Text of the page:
The design also included caching of the data on the View components so that requests did not have to go all the way to the Model via the Controller. This would be ideal in this project because of the rules stating that once filed, reports and follow ups couldn't be edited. This would be implemented using the ASP.NET built-in caching mechanism.

Finally, the Web Services can actually be thought of as a part of the View, because they too, are another way of interacting with the application. We agreed that these would be implemented last.

In the Beginning was the Command Line

After creation of the database, stored procedures and views, it was time to do some real code, so I set up a project directory structure and fired up a shell. I must say that I love the command line. It's where I began my career on a friend's SCO Unix box, and not soon after, on my own i386 running Linux 0.99. (I wish I still had the bible-thick stack of 5 1/4" floppies!) The .NET Framework's nmake is quite similar to the make used by many a command-line freak.

I had to follow the same rules for setting up the internal variables, targets, and what not that modern-day GUI development suites do for you quite conveniently - at least compiling C# in .NET is simpler than all the fun gyrations for C++. The initial "makefile" for the Controller ended up being quite compact, and would serve as a template for others.

I wanted to make sure I did things properly, and this meant having proper .NET Assembly information for the Controller, I wrapped this up in an assembly.cs file, but before I did, I generated a key pair for the Application using the sn.exe tool. This ensured the Application assembly would have a strong, unique name for deployment. I saved the resulting file in the root directory of my project, along with a "top-level" Makefile, to build the whole project.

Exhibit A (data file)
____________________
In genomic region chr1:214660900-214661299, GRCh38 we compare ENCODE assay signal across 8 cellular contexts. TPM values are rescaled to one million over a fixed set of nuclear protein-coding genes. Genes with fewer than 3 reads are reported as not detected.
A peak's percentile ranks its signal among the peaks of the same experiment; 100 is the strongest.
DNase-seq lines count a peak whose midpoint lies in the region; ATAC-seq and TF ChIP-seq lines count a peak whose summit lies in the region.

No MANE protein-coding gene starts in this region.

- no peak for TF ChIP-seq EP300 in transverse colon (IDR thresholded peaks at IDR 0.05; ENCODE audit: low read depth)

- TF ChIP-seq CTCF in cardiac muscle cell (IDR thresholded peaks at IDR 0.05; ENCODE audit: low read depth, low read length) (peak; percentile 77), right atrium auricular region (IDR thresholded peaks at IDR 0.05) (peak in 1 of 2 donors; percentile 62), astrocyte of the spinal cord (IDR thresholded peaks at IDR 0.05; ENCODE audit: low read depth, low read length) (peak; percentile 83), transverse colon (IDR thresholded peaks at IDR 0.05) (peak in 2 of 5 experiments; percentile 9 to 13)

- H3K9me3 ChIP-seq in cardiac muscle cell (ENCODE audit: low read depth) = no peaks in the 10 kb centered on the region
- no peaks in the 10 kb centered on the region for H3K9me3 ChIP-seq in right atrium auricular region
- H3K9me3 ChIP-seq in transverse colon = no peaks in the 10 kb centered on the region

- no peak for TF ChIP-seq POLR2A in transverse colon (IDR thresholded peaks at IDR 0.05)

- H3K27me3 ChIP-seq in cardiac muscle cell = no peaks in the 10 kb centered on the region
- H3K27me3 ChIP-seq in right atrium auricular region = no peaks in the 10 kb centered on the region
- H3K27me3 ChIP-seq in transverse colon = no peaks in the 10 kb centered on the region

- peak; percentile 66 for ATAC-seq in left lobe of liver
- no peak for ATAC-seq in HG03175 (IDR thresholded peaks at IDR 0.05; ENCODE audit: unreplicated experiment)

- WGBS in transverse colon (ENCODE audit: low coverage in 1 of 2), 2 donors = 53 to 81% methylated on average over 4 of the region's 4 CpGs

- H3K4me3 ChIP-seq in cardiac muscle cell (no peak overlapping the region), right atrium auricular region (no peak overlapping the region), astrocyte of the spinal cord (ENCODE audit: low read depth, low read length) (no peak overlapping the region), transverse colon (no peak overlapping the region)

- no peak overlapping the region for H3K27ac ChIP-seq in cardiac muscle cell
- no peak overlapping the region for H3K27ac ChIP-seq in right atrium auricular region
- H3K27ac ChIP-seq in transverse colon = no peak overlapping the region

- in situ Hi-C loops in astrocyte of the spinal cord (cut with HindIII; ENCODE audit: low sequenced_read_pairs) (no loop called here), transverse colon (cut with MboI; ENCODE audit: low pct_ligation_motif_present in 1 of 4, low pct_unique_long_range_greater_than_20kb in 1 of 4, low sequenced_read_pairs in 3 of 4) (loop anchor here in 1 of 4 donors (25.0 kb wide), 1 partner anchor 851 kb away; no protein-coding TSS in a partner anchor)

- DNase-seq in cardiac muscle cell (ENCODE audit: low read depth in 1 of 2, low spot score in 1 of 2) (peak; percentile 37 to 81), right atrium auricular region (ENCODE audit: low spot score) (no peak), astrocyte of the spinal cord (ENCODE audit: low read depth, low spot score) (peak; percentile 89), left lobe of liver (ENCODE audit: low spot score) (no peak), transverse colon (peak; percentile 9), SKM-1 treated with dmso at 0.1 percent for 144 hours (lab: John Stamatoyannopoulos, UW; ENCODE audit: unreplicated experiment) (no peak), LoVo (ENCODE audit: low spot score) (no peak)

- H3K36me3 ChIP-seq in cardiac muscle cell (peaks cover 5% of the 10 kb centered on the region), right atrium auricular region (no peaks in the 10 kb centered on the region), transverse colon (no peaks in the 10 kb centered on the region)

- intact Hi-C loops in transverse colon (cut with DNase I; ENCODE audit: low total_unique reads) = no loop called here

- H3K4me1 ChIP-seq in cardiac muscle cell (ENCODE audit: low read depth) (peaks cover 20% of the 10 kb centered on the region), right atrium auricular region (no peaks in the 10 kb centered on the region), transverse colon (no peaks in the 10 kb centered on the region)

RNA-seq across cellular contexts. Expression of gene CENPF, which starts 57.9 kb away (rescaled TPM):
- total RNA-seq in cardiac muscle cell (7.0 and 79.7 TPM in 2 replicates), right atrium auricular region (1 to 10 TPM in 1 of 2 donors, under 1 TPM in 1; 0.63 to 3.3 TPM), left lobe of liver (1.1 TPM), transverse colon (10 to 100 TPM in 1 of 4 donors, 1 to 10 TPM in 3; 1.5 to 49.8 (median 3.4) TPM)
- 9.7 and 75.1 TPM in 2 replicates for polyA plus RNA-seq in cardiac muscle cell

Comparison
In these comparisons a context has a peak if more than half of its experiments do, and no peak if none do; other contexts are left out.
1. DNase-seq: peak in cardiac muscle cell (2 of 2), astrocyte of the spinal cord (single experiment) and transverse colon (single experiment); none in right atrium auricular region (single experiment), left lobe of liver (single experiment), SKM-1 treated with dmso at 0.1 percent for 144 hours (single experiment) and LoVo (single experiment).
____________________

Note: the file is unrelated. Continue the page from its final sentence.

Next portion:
For the Controller, I broke out the stored procedure parameter names (and lengths if applicable,) and the stored procedure names into static string constants. Instead of allocating a string on the fly, they'd be compiled in. I'm a firm believer in defining constants, especially for "magic" numbers, that way the meaning could be conveyed through the constant name. This habit formed because of code reviews where I'd try to glean vaporous information from a programmer's code, where

if (9 == x) /* some voodoo would happen */

It's definitely easier to change one number or string in one place, than the same in possibly hundreds of locations.

Without a snazzy GUI development suite, the benefit of auto complete, and other niceties, it was a bit tedious at first: writing code, ALT-tabbing over to run nmake, ALT=tabbing back to fix typos, testing and repairing things; looking in MSDN for parameters and case-sensitive methods - but slogging through made it worthwhile, and brought even deeper understanding of what goes on in .NET. Before I knew it, I had completed the Controller.